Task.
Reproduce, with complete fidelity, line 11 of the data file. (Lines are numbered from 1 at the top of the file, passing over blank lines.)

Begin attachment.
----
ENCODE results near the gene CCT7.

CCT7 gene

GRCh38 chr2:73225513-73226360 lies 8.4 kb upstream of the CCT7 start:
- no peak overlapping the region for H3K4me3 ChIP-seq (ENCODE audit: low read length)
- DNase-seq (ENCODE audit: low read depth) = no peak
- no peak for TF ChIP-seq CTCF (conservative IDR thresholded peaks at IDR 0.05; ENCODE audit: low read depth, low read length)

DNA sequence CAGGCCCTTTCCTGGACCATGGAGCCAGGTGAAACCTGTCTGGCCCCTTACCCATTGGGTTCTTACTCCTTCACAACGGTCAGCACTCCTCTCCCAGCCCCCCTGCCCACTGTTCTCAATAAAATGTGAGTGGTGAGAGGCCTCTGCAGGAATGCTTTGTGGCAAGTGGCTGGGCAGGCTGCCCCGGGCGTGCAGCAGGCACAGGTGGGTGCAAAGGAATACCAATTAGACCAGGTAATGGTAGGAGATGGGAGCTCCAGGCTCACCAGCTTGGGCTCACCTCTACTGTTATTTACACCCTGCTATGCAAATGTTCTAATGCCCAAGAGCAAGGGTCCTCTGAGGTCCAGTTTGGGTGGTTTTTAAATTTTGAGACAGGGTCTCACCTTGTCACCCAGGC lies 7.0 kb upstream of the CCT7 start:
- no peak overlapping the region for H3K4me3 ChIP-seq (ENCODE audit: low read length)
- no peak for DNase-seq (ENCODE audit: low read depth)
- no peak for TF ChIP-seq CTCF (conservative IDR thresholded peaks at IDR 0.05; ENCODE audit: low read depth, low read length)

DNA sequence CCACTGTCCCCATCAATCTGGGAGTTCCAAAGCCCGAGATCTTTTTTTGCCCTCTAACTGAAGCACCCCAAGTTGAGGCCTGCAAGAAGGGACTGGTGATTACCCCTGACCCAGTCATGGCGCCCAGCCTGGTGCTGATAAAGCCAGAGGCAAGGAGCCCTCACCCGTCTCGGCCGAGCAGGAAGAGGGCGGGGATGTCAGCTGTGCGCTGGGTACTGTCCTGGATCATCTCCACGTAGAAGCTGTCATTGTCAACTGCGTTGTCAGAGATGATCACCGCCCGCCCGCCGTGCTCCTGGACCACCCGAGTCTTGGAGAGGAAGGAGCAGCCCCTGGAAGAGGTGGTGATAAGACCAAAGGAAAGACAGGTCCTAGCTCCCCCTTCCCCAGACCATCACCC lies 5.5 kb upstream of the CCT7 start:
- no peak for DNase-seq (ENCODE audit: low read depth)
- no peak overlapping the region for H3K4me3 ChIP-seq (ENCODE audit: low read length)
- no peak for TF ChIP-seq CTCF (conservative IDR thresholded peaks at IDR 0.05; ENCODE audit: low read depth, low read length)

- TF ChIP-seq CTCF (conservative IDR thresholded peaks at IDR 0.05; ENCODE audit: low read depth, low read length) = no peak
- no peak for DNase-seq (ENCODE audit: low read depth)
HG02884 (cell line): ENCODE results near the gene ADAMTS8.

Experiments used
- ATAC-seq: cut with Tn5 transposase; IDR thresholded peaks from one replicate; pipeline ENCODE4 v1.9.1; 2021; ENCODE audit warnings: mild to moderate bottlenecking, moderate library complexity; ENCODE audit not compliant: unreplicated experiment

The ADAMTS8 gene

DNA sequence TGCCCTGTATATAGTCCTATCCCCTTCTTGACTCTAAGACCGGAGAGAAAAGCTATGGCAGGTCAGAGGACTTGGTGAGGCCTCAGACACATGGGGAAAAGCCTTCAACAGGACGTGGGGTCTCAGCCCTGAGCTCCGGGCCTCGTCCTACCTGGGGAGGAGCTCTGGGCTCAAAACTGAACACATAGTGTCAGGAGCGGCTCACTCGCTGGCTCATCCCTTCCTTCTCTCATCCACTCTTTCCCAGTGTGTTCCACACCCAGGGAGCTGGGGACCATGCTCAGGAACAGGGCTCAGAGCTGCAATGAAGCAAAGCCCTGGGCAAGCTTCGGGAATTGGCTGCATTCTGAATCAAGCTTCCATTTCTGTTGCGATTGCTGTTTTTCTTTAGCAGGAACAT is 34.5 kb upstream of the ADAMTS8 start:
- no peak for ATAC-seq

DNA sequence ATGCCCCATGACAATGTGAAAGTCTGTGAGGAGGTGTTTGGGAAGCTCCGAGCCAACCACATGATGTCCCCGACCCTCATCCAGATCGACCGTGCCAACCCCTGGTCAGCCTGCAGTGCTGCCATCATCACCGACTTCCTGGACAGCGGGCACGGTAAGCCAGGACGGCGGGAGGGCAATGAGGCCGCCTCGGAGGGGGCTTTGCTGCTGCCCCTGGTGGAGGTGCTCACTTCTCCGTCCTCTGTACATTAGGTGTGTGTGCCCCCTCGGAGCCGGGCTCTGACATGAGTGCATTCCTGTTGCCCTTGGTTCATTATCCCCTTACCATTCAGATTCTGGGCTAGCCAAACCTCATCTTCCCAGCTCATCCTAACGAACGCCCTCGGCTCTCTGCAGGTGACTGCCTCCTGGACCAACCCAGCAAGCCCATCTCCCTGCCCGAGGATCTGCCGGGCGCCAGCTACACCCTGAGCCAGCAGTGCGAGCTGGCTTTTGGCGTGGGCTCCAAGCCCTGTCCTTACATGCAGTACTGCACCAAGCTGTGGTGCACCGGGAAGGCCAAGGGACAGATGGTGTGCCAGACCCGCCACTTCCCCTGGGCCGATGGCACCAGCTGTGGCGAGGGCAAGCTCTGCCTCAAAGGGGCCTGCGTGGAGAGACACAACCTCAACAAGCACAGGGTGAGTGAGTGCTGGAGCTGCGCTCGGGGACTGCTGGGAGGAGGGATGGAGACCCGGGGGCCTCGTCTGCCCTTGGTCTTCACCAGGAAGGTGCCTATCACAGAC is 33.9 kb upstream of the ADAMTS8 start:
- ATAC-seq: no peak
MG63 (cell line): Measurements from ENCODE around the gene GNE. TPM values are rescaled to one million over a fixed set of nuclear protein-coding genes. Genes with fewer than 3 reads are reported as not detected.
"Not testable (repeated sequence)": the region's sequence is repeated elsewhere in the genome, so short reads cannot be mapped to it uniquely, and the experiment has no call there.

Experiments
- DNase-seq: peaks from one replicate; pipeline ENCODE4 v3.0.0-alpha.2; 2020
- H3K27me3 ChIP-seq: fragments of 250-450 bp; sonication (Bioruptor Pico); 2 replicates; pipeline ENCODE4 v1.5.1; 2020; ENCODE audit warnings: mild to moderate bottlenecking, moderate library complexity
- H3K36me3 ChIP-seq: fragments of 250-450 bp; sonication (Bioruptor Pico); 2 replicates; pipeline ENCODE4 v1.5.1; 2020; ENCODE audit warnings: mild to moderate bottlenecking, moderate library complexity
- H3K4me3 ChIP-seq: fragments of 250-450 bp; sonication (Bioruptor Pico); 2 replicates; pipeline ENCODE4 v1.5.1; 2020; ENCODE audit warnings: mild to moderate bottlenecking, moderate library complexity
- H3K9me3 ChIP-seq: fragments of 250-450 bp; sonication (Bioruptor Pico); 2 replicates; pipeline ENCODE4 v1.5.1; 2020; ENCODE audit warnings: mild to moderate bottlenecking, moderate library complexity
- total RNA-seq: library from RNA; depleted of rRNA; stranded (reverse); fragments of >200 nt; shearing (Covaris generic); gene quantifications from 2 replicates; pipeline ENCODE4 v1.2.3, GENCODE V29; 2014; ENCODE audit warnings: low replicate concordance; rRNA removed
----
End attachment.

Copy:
DNA sequence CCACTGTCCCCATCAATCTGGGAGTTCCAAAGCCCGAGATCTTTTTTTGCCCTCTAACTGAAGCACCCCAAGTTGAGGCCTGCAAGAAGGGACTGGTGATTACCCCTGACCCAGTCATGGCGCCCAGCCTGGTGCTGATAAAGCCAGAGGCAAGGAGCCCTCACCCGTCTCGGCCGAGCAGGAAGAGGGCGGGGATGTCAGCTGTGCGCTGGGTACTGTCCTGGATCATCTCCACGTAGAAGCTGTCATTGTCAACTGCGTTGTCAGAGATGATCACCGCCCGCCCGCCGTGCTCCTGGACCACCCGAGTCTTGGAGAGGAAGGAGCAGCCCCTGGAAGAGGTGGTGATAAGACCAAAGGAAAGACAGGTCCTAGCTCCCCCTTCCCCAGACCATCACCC lies 5.5 kb upstream of the CCT7 start: